It wasn't an easy ride for 27-year-old entrepreneur Ahmed Ibrahim, who founded his smart earphone startup in the world's entrepreneurial capital, Silicon Valley. The man behind Audesis tells the story in his own words - ramen noodles and all.
The story of how I made it to Silicon Valley is an unusual one. You’re probably thinking here goes another “unusual” story of an entrepreneur. Well, cliché or not, here is the catch: I haven’t made it IN Silicon Valley yet, I have only made it TO Silicon Valley. So here are some lessons I learned through the journey that can help you prepare for a similar ride.
1. Learn to pitch to the right people.
The first time I pitched my idea was to one of the distinguished cornerstones of my university. It was as scary as it sounds; the man had millions of dollars in funding for acoustic research and had literally been a part of the university since the year I was born. We had a formal meeting and I started pitching him the predecessor of my current startup, Audesis. It was a device that makes a noise cancelling bubble around you when you need to play guitar without bothering your roommate, or when you want to have a chat with someone in a loud place - it sure has changed a lot since then.
In a consumer market, we are all equal in opinion; experts, amateurs, and everyone in between.
Halfway through the presentation, he was indifferent and walked away. His last words to me were “so you’re claiming you can solve a problem that massive teams at Ph.D level are getting paid millions to solve?” He perceived it as a waste of time. Had I given up at this point, I would have missed on one of the most important lessons any entrepreneur needs to learn: in a consumer market, we’re all equal in opinion; experts, amateurs, and everyone in between. We’re all consumers and the only metric by which you judge your idea should be the number of people who love and use your solution.
2. Stop being a part-time entrepreneur.
A brief while after the pitch, I took a job upstate New York and kept working slowly on Audesis. I built trains during the day, and at night I programmed Arduinos, designed and printed 3D models, and tested prototypes on people. The progress was slow, the startup scene was very limited in town, and the hurdles to moving this idea forward were piling up. So I did something that almost gave my Middle Eastern parents a heart attack. I quit my job and moved to New York City to work 100 percent on my startup. I made a lot of calculations on how to survive with no income, but nothing came close to what actually happened because there's always a massive chunk of ambiguity in an entrepreneur's path. You’ll need to do the same if you want to make it to Silicon Valley. True entrepreneurship requires dealing with the unknown at high-speed, but with lean solutions. And if anyone tells you that fully planning such adventure, or having a full-time job while properly growing a venture is practical or arguably doable, they’re lying.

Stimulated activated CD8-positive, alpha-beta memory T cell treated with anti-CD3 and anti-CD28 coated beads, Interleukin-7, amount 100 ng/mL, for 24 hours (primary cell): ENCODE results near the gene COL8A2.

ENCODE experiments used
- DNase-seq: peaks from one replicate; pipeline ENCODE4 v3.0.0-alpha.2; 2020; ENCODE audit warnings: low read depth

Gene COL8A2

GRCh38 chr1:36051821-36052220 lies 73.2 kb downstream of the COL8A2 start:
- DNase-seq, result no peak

Ibrahim's startup, Audesis, gives users the ability to have music anywhere they go without hurting their ability to communicate with others.
3. Use the risk to your advantage.
To say the least, my experience in New York was extremely thrilling. It was also a major step forward towards Silicon Valley. Every subway ride gave me 200,000 possibilities (yes, I calculated it) of meeting my first customer, or placed me right under a neighbourhood, square, or a café where I could meet a well-known investor or a partner who could join forces with me to take my venture to the next level.
Every subway ride gave me 200,000 possibilities (yes, I calculated it) of meeting my first customer.
This thought would resonate in my head and push me forward like there is no tomorrow. How could it not? It was then and there that I learned the rewards of stepping into something bigger than you, and how opening these new doors brings massive opportunities aside from the risk.
4. Brace for impact - it will hurt less.
The excitement you get from pursuing your own dream comes with a cost. I continuously had to deal with news about competitors dashing forward, I played the comparison game a lot and it always hurt badly to know a competitor is launching. I saw what they were missing in their solutions and even attempted to collaborate with them, but the email threads ended pretty quickly. I had to pay people from my limited savings to work for Audesis and that left me with two packs of ramen noodles a day and a 50 cent Arizona Ice Tea - I still think it’s quite the bargain. Young and naive, I ended up paying some people who didn’t deliver, so the empty stomach wasn’t the only thing that hurt. The more hardship I went through, the more pain I felt, yet the more resilience I built over time.
One of Ibrahim's many prototypes, while designing Audesis.
5. Catch the maker fever.
Luckily, all that pain took place where I could still hear the subways coming and going. Opportunities renewing by the second as I heard a new subway stopping by the station, and felt it too; I was that close. My house literally shook when a subway train passed by, and the very thought that I can finish a new headphone prototype, walk less than 40 steps to be in a subway train and test it excited me to work harder than ever.
I had to pay people from my limited savings to work for Audesis and that left me with two packs of ramen noodles a day and a 50 cent Arizona Ice Tea.
Even when hungry, sleep deprived and sometimes working for three continuous days, some weird energy kept me going at full throttle for days as I was trying to adjust my prototypes based on the feedback I got from people in the streets.
6. Hack more and engineer less.